This issue seems to have caught some firms unawares. Are you seeing signs of panic and serious errors being made regarding market strategy? What do you think of how the industry has reacted?

The industry can broadly be broken down into three categories: non-compliant, negligent and compliant. In spite of the fact the UBS problems were well publicised, the industry remains fragmented and in many cases is slow moving and reactive. Given the implications of diminishing banking secrecy within the Swiss market, it is surprising we have not witnessed, or begun to see, a strong and well coordinated tri-party policy response combining government, the regulator and our industry to address the issues and to constructively move forward.

But, on a positive note, we are closer to the end of the problems than to the beginning and following more high profile cases we are starting to see the mid-tier and smaller banks being pro-active in addressing their issues.

Q. Without commenting on the specifics of the Wegelin story, what do you think about how Swiss banks are reacting to the US anti-tax evasion crackdown? Do you think the Swiss banking industry needs to change and if so, how?

The traditional model of private banking is changing fast. The days of price and performance insensitive clients looking for confidential homes is coming to an end. Personal information is increasingly accessible by intelligence agencies and cross-border data sharing is on the rise. Tax investigators are gathering and fusing data from GPS, mobile phone, social networking and credit card data bases to gain significant insight into daily activities. The world, and each individual’s personal financial information, is becoming more transparent.

Banks here, in Switzerland, are increasingly being exposed to the forces of global competition. Geography and tradition no longer suffice; free markets are at work. Banks will have to be more competitive on pricing, transparent on total costs, free of conflicts and investment performance focused. Tax-declared clients have greater choice, are less tolerant of the old “high price, light service” models. Firms will have to work harder and accept less. The industry is evolving in the best interest of clients.

Q. What sort of business volumes and revenues could your business make? Do you have any specific targets, objectives?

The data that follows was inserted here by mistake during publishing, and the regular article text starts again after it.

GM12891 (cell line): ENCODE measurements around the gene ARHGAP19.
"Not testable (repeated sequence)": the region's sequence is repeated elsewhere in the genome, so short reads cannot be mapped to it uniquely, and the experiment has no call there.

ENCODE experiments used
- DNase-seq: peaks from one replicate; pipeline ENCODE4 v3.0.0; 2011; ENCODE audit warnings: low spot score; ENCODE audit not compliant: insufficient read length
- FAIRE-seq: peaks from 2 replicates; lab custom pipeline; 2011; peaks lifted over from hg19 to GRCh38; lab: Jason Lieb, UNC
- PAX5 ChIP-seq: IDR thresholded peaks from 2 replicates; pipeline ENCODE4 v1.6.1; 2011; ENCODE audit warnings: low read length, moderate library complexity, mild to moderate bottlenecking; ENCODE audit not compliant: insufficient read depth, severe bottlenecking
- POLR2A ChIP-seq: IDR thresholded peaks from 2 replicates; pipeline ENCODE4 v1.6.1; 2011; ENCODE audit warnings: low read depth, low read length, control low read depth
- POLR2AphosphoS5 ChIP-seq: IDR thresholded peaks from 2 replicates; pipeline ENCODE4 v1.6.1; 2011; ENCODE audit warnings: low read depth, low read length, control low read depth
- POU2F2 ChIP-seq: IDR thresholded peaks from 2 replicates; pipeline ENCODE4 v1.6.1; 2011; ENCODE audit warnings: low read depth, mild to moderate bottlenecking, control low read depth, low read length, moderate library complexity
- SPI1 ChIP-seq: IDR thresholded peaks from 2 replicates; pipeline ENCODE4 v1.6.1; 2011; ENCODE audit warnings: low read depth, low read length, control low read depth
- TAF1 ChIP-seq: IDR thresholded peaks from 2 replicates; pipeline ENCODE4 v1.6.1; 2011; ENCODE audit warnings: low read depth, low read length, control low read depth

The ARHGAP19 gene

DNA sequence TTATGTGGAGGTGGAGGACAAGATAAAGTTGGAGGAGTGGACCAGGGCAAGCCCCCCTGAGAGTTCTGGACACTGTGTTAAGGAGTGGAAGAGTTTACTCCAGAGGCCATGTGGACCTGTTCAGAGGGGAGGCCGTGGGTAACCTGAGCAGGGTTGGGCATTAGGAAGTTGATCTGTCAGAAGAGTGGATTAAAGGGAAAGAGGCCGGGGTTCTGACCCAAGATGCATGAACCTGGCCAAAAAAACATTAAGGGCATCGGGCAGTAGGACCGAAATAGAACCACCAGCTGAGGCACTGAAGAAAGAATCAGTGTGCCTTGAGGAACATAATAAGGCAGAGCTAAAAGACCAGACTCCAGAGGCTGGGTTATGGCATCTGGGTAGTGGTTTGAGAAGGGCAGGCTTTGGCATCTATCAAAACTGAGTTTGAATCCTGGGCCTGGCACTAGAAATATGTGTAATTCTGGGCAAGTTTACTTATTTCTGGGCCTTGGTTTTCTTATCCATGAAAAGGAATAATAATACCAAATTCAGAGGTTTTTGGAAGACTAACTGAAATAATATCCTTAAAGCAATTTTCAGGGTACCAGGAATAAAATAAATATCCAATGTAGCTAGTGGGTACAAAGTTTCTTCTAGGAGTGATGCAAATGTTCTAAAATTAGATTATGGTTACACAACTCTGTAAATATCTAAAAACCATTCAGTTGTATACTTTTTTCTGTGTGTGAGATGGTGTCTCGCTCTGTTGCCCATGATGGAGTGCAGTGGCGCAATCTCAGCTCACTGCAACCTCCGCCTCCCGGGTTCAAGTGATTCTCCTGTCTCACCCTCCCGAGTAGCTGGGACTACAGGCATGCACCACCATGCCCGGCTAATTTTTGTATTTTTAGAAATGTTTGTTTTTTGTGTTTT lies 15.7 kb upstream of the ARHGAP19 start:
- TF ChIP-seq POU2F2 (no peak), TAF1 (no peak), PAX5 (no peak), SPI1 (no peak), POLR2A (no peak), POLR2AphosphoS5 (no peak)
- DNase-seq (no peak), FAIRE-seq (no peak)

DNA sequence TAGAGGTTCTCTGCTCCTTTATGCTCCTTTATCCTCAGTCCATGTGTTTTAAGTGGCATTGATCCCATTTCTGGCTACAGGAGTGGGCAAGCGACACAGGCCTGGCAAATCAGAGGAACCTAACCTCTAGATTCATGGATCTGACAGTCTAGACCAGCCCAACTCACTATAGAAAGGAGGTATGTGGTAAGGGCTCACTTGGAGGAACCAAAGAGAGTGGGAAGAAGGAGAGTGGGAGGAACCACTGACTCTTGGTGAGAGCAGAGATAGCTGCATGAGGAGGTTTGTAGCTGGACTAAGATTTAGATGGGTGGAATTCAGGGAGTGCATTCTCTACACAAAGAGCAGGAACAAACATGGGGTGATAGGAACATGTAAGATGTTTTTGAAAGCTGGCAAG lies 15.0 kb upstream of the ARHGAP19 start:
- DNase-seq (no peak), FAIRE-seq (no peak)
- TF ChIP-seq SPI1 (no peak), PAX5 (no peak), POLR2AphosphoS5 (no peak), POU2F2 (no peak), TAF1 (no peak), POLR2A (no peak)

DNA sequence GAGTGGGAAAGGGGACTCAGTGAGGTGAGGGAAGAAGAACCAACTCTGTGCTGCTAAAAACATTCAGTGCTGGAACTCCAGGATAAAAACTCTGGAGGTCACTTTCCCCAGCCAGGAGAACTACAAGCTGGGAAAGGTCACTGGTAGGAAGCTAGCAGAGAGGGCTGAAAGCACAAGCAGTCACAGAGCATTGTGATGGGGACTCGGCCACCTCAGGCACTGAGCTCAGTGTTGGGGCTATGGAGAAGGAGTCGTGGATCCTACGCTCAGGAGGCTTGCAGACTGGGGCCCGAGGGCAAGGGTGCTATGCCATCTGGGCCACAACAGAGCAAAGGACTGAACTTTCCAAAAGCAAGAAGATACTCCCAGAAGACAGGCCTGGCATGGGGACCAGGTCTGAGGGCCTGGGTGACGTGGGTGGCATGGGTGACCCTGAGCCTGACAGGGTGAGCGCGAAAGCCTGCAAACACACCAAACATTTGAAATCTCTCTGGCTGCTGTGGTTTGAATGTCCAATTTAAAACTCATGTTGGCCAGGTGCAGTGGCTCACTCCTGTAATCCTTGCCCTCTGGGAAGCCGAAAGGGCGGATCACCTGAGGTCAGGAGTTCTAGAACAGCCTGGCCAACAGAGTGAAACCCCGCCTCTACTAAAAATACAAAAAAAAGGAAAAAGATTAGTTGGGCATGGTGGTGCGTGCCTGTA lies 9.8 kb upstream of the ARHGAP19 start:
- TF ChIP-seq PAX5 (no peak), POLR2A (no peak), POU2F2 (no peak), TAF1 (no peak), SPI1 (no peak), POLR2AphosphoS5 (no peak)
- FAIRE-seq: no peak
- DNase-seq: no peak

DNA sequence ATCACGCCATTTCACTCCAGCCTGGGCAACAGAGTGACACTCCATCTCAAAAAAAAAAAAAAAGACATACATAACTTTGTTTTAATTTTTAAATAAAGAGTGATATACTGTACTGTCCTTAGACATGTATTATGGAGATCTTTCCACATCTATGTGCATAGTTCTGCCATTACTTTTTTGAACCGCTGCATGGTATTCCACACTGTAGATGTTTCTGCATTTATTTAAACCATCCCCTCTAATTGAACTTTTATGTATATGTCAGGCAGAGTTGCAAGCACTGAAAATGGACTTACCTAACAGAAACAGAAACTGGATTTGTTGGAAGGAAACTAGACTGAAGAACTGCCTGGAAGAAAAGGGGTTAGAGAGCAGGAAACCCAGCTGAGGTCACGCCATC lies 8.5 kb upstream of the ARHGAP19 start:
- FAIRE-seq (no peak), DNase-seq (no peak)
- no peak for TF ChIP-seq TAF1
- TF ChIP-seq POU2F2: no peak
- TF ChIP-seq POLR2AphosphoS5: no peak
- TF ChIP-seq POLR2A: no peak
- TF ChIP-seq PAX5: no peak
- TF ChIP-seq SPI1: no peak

We do not publish firm financial information and do not have sales targets. Our principle measure of success is the net after-tax performance of the accounts we manage. If we get this right, smart money will continue to find us.

Q. Who is working with you?

The business principals are Mark Eberle, former CEO of Barclay Capital Switzerland, Michel Guignard, who recently joined following a period running Kaiser Partner’s SEC registered business after a career managing businesses for UBS and Credit Suisse, and myself. 

On the professional side, we work closely with a number of top legal and accounting tax specialists to ensure clients are provided with impartial, well rounded and up-to-date advice.

We have agreements with a number of world class banks that provide our clients with global custody and IRS tax compliant reporting.

Q. When do you think you will know that your firm has hit critical mass in terms of client numbers?

Our business is currently at critical mass. As a private firm, we are not subject to the same short-term pressure public firms are. It takes time to establish trust and confidence - the hallmarks of what we consider enduring value. 

Q. What do you think is going to happen over the next few years?

Tax collection rates will continue to improve globally. Banks will retreat from jurisdictions where they cannot provide onshore tax reporting or be sure they are serving tax declared investors.    

The IRS and US Justice Department are aggressively weeding out non-compliant tax payers and forcing institutions to come to terms with the new world of cross-border information sharing. The US is leading the way in high-profile prosecutions and fiscal authorities and banks around the world are watching with keen interest. Governments are investing greater resources to collect revenue. Armed with rapidly improving intelligence gathering abilities, the world is becoming a smaller and more difficult place to hide.

FATCA is the final game changer for financial institutions holding US person assets. The cost of non-compliance, 30 per cent withholding US source income, is punitive and not an option. Firms have two choices, play by the new rules or get out of the game.

For many the white flag is already up, for the new, the opportunity has just begun.